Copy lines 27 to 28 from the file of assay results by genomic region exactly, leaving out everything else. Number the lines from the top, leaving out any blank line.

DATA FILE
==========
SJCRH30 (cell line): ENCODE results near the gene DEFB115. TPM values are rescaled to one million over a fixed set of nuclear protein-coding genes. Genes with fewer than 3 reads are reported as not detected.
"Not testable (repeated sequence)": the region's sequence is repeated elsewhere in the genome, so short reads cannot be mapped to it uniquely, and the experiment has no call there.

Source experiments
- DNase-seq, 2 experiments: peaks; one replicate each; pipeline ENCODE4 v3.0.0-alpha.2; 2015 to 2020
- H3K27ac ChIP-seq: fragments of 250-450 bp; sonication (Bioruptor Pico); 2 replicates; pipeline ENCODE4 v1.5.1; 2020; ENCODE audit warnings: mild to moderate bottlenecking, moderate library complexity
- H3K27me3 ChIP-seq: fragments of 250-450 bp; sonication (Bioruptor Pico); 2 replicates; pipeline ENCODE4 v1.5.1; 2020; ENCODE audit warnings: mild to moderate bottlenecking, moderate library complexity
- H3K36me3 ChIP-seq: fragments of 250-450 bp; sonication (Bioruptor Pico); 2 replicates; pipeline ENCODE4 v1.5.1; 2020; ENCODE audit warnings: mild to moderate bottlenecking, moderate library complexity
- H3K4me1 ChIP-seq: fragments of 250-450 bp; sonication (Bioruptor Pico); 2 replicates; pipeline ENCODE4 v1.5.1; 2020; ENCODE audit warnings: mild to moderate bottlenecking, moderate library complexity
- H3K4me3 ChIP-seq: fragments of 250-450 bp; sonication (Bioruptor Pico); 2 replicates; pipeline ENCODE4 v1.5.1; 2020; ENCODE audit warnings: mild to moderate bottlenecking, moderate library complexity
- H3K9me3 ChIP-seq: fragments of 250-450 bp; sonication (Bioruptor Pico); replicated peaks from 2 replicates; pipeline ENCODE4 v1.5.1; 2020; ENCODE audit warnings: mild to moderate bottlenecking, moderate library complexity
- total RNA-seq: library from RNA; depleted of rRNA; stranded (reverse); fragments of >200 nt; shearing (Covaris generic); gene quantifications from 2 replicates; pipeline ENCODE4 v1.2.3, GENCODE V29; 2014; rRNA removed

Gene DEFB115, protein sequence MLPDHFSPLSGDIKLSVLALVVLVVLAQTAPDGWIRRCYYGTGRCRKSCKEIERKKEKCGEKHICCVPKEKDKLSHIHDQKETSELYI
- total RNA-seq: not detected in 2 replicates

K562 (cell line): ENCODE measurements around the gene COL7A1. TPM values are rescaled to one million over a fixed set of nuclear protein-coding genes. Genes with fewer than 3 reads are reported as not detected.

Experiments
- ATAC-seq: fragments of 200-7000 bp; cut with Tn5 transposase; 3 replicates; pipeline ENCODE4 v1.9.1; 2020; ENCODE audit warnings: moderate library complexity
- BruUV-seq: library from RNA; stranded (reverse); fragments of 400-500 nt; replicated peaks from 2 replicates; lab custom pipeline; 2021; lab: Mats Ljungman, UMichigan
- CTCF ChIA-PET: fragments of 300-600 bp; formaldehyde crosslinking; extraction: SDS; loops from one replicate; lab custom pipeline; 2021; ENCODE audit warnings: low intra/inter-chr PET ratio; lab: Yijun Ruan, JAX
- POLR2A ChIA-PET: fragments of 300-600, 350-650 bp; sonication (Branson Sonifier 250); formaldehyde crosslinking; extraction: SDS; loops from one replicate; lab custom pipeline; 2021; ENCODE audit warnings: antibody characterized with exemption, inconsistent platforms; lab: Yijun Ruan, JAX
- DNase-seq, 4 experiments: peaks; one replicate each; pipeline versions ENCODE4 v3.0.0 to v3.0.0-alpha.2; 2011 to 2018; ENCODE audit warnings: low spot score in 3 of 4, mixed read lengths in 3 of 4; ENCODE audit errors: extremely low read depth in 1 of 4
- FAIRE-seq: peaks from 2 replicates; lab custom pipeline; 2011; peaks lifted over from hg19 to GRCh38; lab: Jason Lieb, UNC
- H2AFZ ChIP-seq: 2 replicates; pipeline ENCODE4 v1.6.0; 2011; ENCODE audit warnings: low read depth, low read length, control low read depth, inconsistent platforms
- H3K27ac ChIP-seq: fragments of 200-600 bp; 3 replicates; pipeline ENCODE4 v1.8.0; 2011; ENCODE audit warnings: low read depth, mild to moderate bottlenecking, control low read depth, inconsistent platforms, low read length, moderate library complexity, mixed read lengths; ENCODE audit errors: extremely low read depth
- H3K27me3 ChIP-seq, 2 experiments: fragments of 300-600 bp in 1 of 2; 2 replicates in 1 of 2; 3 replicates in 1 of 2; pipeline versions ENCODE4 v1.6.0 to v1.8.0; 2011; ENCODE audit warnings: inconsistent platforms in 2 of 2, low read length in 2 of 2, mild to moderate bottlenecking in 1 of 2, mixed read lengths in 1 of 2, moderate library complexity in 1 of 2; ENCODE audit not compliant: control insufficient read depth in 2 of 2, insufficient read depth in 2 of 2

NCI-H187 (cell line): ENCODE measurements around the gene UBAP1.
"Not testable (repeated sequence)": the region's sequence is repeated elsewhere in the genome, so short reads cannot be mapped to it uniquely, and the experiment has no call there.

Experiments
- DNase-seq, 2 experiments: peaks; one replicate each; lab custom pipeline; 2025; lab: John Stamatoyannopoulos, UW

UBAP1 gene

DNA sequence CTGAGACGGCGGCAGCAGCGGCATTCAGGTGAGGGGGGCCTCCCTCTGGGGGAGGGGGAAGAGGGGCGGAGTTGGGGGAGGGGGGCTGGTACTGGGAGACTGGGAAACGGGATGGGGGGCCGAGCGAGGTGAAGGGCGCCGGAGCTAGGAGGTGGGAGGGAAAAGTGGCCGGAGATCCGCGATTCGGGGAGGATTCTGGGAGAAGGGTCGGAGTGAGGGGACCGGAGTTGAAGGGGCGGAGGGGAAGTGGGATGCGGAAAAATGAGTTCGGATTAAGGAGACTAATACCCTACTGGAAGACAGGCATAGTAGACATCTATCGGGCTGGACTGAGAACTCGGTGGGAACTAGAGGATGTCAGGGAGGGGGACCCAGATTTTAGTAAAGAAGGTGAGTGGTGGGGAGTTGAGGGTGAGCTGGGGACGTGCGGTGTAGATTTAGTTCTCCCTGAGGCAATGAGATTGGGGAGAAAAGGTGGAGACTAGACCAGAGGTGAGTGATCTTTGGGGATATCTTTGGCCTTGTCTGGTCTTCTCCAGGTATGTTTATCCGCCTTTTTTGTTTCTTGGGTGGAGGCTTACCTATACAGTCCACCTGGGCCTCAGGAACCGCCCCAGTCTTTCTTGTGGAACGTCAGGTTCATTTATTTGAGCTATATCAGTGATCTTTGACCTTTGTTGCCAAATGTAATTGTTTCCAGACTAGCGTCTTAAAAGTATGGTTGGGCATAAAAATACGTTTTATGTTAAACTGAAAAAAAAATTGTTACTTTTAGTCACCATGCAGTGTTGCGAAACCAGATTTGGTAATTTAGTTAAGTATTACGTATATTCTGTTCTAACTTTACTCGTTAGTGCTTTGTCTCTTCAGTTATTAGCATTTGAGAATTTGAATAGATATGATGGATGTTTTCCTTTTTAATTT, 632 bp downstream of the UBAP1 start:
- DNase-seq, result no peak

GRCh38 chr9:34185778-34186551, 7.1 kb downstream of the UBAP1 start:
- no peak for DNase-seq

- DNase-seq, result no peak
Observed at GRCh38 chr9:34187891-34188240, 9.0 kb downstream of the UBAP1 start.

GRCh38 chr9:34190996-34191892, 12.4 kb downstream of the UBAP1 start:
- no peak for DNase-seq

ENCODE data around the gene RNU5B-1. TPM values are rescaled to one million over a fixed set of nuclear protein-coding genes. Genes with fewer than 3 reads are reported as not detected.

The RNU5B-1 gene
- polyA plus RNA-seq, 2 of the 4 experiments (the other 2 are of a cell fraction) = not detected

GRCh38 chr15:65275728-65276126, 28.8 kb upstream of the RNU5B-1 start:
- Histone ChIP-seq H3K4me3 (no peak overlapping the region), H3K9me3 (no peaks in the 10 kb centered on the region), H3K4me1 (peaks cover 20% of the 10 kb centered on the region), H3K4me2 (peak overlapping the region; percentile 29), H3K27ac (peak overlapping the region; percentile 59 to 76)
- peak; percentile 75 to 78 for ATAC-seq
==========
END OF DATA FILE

Experiments
- DNase-seq, 2 experiments: peaks; one replicate each; lab custom pipeline; 2025; lab: John Stamatoyannopoulos, UW